Gabriel Szatan, journalist at Resident Advisor and The Guardian, on Giant Swan.
Dance music has grown fat on the currency of clicks and streams, and Giant Swan are the only ones who can save us now. The Bristol duo chuck techno, drone, modulated electronics and various sub-genres like grindcore, harsh noise and screamo into a particle accelerator, then ride what comes out. Their pulsating live shows find a middle ground between Fuck Buttons, My Bloody Valentine, Paula Temple and Aba Shanti-I: 200mph rockets of sound, impossible to ignore.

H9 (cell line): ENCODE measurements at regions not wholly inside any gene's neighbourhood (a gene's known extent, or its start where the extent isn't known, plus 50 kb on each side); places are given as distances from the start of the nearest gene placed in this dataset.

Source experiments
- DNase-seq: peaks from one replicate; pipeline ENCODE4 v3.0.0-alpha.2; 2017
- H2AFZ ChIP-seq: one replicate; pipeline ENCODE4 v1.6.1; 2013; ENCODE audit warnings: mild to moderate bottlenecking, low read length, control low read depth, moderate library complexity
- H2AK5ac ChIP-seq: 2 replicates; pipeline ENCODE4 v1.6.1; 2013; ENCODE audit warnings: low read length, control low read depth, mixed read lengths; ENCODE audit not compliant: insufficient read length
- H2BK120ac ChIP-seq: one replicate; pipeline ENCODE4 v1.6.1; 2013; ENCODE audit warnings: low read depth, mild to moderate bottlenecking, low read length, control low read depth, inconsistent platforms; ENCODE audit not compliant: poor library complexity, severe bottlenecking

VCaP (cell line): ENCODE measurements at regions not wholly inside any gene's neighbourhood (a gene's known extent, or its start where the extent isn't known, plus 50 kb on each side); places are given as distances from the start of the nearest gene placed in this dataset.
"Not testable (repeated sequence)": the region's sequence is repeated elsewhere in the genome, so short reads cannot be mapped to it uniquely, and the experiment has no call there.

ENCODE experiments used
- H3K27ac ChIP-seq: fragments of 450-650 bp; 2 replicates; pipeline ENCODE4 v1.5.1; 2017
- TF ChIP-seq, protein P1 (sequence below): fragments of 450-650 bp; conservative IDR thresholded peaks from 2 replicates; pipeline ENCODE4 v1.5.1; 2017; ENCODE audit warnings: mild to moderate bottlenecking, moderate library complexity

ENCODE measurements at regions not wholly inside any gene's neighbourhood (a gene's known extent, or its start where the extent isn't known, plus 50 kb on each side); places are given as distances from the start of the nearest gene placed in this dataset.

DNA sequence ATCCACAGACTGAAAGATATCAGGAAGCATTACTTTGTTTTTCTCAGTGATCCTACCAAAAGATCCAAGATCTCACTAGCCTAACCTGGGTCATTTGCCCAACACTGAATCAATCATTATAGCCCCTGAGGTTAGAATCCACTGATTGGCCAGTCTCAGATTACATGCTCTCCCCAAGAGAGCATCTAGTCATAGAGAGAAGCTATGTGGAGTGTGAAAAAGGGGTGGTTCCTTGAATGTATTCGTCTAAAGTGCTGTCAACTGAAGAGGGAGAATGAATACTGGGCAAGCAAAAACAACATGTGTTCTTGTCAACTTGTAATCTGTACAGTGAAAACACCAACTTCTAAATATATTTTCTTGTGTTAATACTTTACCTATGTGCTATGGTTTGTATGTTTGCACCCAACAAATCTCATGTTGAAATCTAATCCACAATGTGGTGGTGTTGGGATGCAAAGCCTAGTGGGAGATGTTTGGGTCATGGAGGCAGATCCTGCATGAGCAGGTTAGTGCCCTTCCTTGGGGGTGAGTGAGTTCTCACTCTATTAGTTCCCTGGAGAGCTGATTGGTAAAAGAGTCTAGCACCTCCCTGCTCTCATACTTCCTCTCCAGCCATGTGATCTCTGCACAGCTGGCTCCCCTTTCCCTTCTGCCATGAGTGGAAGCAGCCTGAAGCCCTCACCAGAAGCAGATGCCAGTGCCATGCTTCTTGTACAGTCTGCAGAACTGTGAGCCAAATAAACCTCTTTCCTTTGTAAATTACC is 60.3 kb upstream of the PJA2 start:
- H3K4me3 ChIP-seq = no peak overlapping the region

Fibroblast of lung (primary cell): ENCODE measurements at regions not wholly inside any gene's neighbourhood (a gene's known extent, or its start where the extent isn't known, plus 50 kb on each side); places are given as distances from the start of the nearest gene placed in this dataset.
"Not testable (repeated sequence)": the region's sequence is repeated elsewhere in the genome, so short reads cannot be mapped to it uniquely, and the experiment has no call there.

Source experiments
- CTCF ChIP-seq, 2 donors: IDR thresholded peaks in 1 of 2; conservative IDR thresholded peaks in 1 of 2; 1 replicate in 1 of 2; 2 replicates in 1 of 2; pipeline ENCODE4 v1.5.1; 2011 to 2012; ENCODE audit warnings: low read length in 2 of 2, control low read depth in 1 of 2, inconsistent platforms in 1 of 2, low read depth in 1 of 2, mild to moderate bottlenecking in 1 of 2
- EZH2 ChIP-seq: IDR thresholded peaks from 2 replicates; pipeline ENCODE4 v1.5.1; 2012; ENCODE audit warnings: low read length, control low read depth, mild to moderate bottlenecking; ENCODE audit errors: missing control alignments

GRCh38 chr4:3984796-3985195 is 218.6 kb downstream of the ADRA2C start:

Unlike so many machine-wielding blokes who have made a racket and disappeared, Giant Swan have ambitions beyond simply stunning crowds. They represent barbarians at the gate, but ones who want to reshape the castle from the inside for the better. They extol the virtues of safe spaces in clubs, sexual fluidity and communal ecstatic release. Having wowed Eastern European bunker raves and leafy Ugandan festivals alike, this month’s British and Irish tour is the litmus test of whether they can convert the masses. To see them make the leap to the Mercury Prize shortlist in 2020, as similarly charged acts Idles and Black Midi did this year, would be another resounding victory for the freaks and geeks currently mounting an insurrection on popular music.